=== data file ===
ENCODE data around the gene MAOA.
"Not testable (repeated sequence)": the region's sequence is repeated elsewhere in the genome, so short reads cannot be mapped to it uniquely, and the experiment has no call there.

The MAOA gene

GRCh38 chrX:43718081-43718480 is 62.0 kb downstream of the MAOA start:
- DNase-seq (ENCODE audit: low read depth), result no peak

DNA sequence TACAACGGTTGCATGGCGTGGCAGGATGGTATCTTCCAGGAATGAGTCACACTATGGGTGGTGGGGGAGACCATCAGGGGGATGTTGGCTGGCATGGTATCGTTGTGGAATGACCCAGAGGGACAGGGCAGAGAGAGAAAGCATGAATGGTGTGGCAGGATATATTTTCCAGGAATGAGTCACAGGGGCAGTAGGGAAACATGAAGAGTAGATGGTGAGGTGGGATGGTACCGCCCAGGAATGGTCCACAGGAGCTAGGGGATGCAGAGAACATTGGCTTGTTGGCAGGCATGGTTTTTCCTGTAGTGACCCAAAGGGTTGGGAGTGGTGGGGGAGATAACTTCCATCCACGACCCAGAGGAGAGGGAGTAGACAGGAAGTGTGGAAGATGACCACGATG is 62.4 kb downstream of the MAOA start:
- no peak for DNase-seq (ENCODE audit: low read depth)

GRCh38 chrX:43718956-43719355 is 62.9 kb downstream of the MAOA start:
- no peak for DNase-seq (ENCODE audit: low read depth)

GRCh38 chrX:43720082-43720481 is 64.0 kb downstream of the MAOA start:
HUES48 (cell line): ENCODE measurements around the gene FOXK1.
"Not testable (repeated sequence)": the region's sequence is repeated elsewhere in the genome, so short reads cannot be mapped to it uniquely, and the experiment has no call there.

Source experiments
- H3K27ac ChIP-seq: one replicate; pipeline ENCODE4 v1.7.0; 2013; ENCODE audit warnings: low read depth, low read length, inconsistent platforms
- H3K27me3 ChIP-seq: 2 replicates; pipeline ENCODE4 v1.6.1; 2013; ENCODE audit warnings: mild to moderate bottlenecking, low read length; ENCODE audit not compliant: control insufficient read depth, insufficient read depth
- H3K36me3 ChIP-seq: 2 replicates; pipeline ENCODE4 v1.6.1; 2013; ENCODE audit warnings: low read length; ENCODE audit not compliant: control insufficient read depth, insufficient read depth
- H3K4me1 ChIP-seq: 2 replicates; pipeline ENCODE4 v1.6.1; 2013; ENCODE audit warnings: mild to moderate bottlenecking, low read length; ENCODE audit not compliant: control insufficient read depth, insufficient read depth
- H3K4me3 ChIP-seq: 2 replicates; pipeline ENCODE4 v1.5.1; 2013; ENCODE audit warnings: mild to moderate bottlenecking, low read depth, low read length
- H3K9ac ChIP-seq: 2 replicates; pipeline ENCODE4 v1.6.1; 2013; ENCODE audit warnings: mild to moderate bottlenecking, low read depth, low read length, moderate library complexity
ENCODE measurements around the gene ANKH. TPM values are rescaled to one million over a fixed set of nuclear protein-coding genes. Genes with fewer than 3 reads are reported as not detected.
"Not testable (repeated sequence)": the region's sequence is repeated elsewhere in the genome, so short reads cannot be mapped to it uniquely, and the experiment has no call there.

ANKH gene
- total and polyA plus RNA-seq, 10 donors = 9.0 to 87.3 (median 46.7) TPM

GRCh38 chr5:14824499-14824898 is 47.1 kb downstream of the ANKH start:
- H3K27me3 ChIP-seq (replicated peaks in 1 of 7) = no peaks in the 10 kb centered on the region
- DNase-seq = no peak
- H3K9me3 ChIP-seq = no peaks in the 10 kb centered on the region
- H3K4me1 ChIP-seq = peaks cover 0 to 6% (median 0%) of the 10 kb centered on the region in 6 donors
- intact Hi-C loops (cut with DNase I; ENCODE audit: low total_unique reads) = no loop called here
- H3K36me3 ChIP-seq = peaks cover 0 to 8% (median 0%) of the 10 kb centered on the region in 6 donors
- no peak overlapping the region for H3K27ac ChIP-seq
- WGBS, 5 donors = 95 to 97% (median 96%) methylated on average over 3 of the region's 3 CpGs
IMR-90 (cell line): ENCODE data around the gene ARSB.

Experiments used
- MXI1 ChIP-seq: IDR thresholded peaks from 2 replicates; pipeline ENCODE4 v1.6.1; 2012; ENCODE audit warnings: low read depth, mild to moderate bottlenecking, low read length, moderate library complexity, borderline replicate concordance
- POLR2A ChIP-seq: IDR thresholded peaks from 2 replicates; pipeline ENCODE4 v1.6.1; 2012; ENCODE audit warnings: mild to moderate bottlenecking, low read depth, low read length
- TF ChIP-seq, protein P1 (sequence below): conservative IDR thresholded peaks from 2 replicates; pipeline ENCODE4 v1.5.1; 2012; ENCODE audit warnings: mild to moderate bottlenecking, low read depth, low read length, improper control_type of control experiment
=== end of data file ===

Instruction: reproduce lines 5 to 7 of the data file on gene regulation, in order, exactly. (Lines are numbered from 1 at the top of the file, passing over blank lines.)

- DNase-seq (ENCODE audit: low read depth), result no peak

DNA sequence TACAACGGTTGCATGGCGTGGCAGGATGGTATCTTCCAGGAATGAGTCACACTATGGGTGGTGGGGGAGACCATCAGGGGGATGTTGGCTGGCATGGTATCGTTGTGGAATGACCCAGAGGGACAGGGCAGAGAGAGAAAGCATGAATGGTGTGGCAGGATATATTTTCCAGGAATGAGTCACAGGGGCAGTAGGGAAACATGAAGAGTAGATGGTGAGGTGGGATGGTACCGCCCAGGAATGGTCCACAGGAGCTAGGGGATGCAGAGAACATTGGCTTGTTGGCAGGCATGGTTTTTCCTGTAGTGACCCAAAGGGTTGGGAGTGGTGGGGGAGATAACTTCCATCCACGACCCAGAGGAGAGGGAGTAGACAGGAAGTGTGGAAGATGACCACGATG is 62.4 kb downstream of the MAOA start:
- no peak for DNase-seq (ENCODE audit: low read depth)